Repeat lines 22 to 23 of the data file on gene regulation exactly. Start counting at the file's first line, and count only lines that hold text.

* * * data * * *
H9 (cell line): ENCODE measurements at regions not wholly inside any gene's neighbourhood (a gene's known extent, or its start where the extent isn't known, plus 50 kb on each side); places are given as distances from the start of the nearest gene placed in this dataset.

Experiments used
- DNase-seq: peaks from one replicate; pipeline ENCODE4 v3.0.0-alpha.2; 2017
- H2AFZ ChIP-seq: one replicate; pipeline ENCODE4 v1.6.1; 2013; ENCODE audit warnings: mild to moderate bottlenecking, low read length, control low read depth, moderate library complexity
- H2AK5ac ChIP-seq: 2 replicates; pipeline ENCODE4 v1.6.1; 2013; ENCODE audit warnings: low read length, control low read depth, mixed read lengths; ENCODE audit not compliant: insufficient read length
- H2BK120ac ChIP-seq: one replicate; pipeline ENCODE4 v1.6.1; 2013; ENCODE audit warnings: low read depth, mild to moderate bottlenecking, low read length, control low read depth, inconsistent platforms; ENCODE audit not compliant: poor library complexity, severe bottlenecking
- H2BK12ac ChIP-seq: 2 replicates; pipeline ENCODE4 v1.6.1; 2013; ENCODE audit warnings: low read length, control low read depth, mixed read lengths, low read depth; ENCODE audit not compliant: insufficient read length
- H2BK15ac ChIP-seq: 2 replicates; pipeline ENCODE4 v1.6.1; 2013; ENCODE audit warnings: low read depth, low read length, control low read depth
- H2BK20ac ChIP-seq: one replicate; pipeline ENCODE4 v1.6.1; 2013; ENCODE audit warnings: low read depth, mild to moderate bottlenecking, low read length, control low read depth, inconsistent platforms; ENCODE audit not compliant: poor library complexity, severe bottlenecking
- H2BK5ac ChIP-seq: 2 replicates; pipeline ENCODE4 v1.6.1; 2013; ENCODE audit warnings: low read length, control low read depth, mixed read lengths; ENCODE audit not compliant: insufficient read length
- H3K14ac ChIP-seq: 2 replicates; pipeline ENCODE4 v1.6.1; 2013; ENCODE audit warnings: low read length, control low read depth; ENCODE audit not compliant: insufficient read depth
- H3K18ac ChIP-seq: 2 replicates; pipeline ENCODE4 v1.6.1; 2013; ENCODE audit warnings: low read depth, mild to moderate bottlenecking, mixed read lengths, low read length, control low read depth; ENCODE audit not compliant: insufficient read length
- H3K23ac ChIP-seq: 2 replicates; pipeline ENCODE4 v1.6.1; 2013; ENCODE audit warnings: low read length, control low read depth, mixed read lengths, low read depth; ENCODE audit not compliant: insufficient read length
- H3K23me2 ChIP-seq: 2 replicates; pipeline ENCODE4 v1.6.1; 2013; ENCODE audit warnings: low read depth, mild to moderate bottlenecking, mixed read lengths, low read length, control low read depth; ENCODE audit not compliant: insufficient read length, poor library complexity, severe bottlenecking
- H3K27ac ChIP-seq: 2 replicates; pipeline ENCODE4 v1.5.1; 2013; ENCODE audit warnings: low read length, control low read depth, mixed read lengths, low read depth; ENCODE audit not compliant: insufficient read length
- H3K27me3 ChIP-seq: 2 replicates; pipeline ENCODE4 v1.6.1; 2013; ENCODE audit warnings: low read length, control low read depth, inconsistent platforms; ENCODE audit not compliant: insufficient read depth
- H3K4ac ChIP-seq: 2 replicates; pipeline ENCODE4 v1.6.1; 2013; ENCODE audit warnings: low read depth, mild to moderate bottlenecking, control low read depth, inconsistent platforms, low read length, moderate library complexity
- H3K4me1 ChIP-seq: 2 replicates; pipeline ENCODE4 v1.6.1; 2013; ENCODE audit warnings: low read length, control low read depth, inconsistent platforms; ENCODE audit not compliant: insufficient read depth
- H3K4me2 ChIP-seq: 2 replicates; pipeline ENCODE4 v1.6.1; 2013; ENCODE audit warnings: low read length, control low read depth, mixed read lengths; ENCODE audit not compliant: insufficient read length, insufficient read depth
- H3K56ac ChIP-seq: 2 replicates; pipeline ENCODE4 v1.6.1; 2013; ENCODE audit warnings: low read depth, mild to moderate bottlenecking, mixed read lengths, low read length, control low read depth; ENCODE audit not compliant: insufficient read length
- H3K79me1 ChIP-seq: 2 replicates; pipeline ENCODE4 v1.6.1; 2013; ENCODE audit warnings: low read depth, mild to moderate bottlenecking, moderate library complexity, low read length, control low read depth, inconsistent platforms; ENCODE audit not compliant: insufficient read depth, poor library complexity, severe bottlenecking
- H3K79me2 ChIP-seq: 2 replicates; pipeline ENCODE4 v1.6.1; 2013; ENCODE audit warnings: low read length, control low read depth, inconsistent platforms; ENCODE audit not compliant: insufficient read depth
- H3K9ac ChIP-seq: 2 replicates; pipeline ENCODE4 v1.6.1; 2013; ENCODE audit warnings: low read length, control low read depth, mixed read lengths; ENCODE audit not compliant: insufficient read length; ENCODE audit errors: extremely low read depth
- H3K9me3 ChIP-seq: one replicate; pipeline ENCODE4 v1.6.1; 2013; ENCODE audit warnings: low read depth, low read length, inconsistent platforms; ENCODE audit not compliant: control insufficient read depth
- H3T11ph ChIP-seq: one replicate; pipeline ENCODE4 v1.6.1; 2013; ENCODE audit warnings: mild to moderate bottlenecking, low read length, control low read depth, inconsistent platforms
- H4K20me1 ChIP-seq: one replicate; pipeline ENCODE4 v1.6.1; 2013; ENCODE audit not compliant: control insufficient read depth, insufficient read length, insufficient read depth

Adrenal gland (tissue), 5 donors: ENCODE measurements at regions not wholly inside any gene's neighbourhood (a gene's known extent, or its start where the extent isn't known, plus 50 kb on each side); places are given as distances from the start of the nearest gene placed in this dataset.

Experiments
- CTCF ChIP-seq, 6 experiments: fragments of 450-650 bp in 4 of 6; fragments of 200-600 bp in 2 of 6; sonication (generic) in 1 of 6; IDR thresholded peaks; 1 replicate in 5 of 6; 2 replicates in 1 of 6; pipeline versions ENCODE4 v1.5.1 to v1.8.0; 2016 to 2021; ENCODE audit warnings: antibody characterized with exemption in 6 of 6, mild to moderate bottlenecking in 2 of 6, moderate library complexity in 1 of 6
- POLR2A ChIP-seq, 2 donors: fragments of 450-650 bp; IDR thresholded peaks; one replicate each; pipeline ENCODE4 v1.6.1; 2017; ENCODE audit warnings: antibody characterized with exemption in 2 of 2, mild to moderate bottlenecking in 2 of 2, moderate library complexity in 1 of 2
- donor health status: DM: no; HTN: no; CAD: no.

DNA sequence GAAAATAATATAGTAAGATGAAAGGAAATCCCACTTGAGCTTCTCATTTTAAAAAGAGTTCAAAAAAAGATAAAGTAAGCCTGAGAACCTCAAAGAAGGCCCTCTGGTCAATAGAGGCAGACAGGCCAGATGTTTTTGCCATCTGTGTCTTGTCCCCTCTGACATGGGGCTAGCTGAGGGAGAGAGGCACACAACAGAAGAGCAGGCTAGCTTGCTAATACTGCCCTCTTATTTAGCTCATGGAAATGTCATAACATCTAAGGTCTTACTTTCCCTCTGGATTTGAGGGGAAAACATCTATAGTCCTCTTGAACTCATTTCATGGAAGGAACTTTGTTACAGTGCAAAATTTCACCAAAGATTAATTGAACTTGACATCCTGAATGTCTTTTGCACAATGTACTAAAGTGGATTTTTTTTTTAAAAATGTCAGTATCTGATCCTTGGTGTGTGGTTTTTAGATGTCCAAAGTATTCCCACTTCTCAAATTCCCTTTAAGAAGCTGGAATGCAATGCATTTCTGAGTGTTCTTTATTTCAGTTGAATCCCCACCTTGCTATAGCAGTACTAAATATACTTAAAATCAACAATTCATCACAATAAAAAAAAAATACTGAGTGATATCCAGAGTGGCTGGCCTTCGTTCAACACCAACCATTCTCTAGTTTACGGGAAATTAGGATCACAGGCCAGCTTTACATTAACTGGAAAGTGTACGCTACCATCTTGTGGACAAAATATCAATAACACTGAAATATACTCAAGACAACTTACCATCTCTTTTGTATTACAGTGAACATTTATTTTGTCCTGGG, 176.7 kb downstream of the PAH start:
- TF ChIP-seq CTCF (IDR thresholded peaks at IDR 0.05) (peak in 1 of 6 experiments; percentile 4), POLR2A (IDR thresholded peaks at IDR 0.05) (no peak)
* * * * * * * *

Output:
- H3K79me2 ChIP-seq: 2 replicates; pipeline ENCODE4 v1.6.1; 2013; ENCODE audit warnings: low read length, control low read depth, inconsistent platforms; ENCODE audit not compliant: insufficient read depth
- H3K9ac ChIP-seq: 2 replicates; pipeline ENCODE4 v1.6.1; 2013; ENCODE audit warnings: low read length, control low read depth, mixed read lengths; ENCODE audit not compliant: insufficient read length; ENCODE audit errors: extremely low read depth